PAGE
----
“We’re not calling the cat Beanstalk,” Imogen tapped his nose.
Jaron tapped his cheek, “Give me a kiss right here, and maybe I’ll think about it.”
He set his hand down on the floor, and when Imogen moved to kiss his cheek, pushed himself up to meet her halfway.
Imogen’s fingers tangled in his hair, threatening to knock his circlet from his head. Not that it mattered, hardly anybody came in to speak to the king during this time of night. Normal people would be in bed. Normal people would’ve been exhausted from market day.
Though Jaron and Imogen were hardly normal people.
He wrapped his arms around Imogen’s waist, pulling her closer to him. Closer and closer and-
The throne room doors slammed open.
That was how Oberson saw them when he stomped in with his lieutenant at his side; Jaron and Imogen locked in a kiss.
“Your Majesty!” Oberson’s voice was the equivalent of a hammer against stone. “I have important news!”
“Please be that he’s leaving,” Imogen murmured to Jaron as he sat up.
“What is it, King Oberson?” asked Jaron. “I was clearly busy.”
Oberson clapped his hands, and stepped aside as ten of his guards marched in. Their clattering metal boots alarmed Beanstalk Edelweiss, leading to her bolting for cover beneath Jaron’s throne. An echo bounced through the throne room the moment they stopped marching.
The doors slammed shut, only for the doors on the opposite side of the room to slam open. Commander Regar stood in the middle, his hands chained together and Roden lingering behind him.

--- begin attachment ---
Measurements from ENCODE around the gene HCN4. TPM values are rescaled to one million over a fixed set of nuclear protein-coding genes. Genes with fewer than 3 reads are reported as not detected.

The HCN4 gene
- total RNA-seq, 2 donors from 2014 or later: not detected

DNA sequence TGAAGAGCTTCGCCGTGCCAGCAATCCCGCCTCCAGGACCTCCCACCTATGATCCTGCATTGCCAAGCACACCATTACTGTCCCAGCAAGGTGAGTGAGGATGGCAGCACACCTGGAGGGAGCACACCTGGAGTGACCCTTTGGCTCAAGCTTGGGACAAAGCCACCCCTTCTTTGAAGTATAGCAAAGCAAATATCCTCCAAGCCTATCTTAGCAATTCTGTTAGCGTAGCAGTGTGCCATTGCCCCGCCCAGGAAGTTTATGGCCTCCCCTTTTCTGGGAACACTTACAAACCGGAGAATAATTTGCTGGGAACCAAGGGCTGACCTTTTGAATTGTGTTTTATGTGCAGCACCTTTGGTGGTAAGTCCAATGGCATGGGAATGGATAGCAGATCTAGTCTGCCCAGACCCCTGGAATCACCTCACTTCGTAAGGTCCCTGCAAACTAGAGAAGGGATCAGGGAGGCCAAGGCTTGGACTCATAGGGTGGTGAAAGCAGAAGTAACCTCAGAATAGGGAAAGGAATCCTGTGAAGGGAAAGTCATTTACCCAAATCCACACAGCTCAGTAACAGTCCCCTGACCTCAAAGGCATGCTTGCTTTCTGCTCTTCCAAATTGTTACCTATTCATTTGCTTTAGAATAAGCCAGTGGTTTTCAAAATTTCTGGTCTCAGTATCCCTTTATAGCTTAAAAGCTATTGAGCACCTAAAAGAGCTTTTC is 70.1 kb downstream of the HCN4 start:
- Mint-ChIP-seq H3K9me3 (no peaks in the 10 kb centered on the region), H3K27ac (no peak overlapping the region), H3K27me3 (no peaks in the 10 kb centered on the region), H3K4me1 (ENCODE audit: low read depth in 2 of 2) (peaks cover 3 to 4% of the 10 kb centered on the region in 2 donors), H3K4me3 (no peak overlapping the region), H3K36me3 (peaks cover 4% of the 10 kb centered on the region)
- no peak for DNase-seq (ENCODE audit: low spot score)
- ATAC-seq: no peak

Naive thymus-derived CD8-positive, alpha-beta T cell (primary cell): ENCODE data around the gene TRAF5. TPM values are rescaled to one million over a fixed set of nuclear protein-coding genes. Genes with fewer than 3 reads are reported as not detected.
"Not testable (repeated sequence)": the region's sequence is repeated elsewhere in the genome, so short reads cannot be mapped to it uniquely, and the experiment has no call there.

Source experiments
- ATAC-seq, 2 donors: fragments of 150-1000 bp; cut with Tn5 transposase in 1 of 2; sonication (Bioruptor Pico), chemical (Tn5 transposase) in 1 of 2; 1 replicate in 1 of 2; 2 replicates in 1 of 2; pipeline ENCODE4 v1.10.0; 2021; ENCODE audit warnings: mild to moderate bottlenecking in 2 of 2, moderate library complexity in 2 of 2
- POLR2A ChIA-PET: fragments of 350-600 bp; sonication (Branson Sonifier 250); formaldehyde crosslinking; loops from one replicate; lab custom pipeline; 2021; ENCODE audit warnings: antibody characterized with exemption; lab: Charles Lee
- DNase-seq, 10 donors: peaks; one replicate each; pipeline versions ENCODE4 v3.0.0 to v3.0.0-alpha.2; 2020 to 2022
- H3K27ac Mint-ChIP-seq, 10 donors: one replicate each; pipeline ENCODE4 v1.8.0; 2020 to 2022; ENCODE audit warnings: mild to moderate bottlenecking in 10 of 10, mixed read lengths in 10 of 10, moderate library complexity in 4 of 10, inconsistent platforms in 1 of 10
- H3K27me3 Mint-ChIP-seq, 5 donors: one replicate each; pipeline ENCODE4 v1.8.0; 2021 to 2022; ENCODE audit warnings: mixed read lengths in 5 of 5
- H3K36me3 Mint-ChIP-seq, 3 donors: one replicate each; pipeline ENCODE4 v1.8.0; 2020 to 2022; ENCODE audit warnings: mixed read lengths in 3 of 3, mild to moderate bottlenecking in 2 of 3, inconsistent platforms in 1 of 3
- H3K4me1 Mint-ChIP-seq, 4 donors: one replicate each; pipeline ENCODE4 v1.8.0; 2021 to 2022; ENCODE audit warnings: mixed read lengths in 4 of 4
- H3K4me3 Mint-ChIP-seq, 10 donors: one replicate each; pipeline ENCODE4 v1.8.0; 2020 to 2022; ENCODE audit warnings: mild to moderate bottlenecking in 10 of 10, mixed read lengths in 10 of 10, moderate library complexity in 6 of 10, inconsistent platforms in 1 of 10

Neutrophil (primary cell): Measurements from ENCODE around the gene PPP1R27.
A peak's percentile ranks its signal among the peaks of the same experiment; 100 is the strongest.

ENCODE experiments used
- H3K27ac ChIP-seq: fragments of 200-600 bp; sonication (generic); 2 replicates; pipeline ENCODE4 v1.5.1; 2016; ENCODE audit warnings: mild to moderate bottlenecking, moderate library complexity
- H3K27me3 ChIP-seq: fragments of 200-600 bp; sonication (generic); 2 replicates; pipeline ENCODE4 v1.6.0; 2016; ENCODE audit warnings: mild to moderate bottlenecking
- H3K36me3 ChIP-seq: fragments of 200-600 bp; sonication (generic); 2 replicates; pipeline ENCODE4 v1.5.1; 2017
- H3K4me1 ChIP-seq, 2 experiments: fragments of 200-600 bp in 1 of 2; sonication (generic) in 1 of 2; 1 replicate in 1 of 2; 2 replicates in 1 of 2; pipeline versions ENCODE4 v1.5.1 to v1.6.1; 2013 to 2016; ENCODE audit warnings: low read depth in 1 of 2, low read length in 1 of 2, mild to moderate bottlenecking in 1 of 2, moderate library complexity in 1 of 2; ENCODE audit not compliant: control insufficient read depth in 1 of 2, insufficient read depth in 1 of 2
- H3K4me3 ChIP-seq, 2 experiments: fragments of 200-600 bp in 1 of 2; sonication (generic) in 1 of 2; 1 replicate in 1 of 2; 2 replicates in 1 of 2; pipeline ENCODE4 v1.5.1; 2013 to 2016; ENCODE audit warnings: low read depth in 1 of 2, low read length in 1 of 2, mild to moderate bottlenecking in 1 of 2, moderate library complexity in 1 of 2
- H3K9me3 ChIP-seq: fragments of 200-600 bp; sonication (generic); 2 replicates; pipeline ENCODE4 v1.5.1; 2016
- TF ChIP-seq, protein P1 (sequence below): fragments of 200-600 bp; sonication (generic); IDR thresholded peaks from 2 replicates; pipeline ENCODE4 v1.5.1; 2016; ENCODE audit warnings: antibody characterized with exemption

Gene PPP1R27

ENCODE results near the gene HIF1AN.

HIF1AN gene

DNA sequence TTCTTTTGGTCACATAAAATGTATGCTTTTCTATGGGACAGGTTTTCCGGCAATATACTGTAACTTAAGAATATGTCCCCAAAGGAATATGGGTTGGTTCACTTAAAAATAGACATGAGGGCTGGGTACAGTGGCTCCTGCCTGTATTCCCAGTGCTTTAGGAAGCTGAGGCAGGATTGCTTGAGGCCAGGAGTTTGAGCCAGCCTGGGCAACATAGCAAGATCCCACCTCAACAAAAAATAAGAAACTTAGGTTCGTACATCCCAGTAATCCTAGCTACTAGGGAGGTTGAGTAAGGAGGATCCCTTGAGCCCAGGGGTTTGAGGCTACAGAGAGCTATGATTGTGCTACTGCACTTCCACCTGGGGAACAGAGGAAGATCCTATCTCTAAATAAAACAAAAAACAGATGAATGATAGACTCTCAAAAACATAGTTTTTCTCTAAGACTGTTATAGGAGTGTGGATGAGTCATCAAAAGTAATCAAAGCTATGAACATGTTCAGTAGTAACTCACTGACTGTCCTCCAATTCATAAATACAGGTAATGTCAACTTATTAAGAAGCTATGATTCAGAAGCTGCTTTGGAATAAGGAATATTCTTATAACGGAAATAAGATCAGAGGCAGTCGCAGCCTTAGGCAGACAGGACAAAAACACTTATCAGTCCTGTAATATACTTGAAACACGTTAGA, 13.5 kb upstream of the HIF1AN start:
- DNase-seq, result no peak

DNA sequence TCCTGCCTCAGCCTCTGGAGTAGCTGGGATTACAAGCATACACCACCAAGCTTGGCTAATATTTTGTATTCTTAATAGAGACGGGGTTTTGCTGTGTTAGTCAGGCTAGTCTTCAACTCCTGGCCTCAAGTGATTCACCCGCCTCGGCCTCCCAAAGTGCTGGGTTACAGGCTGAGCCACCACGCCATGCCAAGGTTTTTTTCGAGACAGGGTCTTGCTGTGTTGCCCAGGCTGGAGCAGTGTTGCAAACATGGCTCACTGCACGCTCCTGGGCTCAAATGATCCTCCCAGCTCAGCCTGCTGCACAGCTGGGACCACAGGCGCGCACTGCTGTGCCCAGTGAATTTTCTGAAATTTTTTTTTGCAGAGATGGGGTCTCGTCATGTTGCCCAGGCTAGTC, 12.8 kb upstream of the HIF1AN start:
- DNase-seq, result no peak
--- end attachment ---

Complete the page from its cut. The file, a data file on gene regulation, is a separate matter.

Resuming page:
“Commander Regar requested an audience with you, your Majesty,” Roden declared. He frowned at Oberson, “I would suggest talking to him first regarding his fate.”
“I am a king, I hold precedence over a captain of a guard,” Oberson growled.
Jaron stood up, pulling Imogen to her feet with him. “Nonsense, I think I’ll listen to Roden first, he was more polite than you, King Oberson.”
The spluttering Oberson made was laughable. “Excuse me?”
There was something about Oberson’s manicured goatee and pompous desire to be heard first that triggered an instant desire to punch him in the face.
If there wasn’t a threat of war behind that action, Jaron would’ve done it. He hadn’t bashed somebody’s nose in for several months. Humbling an arrogant man was something long overdue.
“You’re excused. Roden, bring Commander Regar forward, I will listen to his-”
“What I have to say carries the utmost importance!”
“And you will speak in due time!” Jaron snapped. He slipped an arm around Imogen’s waist, and turned to Roden. “What makes you think I’ll give you what you want?”
“Because, your Majesty, I’ve had a lot of time to think for myself,” Regar stood taller. “Is Lord Branch nearby?”
“Lord Branch is-.”
He never had the chance to finish his sentence.
“Lord Branch is conspiring against the crown!” Oberson bellowed. He reached for one of his soldiers, and dragged him to the front. “Look what he and his allies did to one of my soldiers!”